SAN DIEGO—Although the most commonly seen cases of laryngomalacia (LM) are in very young children, clinicians should consider late-onset LM as a potential cause of feeding difficulties in toddlers, sleep apnea in children, and teenage exercise intolerance, according to researchers at Cincinnati Children’s Hospital Medical Center and the Mayo Clinic.
Explore this issue:August 2007
The study was presented by Gresham T. Richter, MD, a clinical fellow in pediatric otolaryngology at Cincinnati Children’s Hospital Medical Center, as part of the American Society of Pediatric Otolaryngology’s program April 28 at the Combined Otolaryngology Spring Meeting.
Dr. Richter noted that the most common form of laryngeal anomaly is the congenital form seen in two-week- to three-month-old babies. They present with respiratory and feeding difficulties, clinically tied to gastroesophageal reflux disease (GERD), and the disorder is frequently self-limited to one or two years.
Although LM is rarely seen in older children, the research team believed that late-onset LM may be obscured by related but uncommon clinical features. They noted that there have been recent case reports regarding exercise-induced LM, “state-dependent” LM, and even acquired adult LM. Because late-onset LM appears to have atypical clinical features and diagnosis is often obscured and delayed, the Cincinnati Children’s Hospital—Mayo Clinic team attempted to clarify clinical features and management approaches for late-onset LM.
Their prospective and retrospective evaluation of patients with LM between 1998 and 2005 included children who were two years of age or older when diagnosed. From 17 patients identified, three specific groups were formed based on presenting symptoms and age:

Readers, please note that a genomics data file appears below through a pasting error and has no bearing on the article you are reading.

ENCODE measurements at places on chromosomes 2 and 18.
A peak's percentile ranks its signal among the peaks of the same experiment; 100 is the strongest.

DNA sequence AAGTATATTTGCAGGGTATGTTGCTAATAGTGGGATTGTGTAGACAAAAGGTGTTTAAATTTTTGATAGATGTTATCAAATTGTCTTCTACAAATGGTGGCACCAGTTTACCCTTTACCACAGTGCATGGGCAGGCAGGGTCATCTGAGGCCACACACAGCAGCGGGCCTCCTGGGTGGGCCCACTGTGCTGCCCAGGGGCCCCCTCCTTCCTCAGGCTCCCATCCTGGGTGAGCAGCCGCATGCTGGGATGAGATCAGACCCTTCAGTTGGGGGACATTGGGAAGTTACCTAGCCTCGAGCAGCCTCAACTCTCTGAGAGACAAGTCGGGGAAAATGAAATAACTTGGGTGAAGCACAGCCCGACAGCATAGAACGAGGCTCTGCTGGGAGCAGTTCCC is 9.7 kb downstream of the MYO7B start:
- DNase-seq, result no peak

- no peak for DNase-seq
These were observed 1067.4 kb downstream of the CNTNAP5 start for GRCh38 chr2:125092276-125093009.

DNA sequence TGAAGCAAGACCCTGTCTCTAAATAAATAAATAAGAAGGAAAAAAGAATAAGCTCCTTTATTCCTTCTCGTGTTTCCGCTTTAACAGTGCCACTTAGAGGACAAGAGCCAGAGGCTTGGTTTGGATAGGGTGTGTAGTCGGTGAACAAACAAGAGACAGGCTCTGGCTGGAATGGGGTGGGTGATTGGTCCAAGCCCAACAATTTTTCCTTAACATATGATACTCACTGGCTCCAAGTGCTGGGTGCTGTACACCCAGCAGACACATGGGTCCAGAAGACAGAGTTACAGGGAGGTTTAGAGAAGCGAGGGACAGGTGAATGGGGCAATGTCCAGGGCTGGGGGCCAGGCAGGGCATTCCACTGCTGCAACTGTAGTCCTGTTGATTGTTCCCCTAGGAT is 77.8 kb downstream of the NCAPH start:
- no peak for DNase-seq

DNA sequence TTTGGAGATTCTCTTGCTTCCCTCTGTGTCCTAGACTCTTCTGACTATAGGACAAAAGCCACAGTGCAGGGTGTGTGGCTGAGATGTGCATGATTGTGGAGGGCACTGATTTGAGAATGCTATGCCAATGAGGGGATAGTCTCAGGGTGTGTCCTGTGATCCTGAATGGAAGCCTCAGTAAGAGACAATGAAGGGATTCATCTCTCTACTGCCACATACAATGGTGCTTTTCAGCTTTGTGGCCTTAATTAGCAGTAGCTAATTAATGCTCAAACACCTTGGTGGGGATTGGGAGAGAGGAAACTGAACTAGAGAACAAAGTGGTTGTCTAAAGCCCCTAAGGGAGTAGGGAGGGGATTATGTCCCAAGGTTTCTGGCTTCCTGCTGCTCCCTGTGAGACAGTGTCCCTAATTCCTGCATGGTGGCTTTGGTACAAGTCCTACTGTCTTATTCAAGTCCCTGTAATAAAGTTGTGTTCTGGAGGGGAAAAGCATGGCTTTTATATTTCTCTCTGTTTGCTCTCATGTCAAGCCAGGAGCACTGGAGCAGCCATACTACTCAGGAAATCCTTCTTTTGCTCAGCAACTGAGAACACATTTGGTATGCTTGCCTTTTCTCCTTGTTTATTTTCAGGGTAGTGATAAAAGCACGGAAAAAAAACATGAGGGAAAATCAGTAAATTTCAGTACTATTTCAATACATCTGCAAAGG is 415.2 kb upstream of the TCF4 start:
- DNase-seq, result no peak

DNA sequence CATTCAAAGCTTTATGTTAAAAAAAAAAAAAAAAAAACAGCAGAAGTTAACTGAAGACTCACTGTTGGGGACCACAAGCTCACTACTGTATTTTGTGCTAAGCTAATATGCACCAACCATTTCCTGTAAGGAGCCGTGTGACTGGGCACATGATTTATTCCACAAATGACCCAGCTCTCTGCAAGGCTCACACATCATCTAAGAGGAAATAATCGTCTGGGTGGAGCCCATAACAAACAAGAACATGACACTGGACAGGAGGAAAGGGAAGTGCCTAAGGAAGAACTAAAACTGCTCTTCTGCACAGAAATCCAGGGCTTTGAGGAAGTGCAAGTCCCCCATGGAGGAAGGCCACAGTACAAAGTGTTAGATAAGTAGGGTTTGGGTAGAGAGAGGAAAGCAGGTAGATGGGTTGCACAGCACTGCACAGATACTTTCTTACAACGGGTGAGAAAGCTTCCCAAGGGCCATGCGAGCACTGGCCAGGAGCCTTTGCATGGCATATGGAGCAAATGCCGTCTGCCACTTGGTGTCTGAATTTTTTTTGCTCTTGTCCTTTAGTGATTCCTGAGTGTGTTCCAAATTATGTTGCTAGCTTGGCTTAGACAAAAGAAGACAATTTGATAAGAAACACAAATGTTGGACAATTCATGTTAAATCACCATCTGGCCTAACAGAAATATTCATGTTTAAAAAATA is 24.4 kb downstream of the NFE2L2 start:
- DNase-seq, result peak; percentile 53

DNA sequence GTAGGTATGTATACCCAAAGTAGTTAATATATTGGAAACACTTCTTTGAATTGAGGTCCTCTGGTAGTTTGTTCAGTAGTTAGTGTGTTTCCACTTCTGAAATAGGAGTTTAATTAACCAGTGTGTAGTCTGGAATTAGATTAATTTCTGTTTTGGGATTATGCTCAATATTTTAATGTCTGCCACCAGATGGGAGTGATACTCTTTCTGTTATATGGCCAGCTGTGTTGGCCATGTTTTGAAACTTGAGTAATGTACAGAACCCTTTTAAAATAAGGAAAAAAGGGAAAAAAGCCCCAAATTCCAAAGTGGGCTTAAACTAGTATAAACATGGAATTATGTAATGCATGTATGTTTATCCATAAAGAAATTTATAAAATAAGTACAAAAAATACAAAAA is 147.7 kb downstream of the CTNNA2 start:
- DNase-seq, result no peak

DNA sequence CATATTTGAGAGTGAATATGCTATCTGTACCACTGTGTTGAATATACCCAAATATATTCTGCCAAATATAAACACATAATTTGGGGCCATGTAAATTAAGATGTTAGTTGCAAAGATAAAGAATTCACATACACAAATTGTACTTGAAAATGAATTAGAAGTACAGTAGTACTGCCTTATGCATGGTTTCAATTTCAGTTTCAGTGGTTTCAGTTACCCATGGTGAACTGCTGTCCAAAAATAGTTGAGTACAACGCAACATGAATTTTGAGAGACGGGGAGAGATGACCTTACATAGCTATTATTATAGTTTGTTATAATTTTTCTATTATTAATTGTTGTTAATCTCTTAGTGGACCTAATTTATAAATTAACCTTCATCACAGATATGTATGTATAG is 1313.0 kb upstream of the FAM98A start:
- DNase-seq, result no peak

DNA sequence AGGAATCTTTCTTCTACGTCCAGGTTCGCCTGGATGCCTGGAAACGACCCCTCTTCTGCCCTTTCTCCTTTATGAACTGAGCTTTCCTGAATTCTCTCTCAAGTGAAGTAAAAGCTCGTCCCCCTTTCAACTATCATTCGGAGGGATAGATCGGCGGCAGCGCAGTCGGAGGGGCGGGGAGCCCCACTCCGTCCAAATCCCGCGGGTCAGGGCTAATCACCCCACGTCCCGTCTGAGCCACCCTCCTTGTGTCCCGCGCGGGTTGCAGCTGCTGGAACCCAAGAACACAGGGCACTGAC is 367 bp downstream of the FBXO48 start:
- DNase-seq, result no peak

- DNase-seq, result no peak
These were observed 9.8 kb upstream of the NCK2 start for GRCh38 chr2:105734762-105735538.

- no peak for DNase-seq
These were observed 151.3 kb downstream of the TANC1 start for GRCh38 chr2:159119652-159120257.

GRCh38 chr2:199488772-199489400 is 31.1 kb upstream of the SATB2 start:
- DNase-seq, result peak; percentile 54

- Feeding difficulties—toddlers with a mean age of 3.3 years
- Sleep disturbances—school-age children with a mean age of 6.3 years
- Exercise intolerance—adolescents with a mean age of 15 years
According to Dr. Richter, profound arytenoid prolapse during nasopharyngeal and rigid endoscopy was discovered in all patients. Stridor was rarely present. Typical features of congenital disease, including omega-shaped epiglottis, shortened aryepiglottic folds, or retroflexed epiglottis, were not found. No patient was diagnosed with a neuromuscular disorder. And the research team noted that supraglottoplasty led to clinical cure in all patients.
Characteristics of Late-Onset LM
In looking closely at the three groups, the researchers found the following:
- Toddlers with a mean age of 3.3 years
- Cough and choke with food, variable weight loss and/or failure to thrive
- No stridor
- FEES-posterior-superior arytenoid redundancy and prolapse that worsened during feeds
- All with GERD
- Symptoms recalcitrant to medical management (such as feeding modification)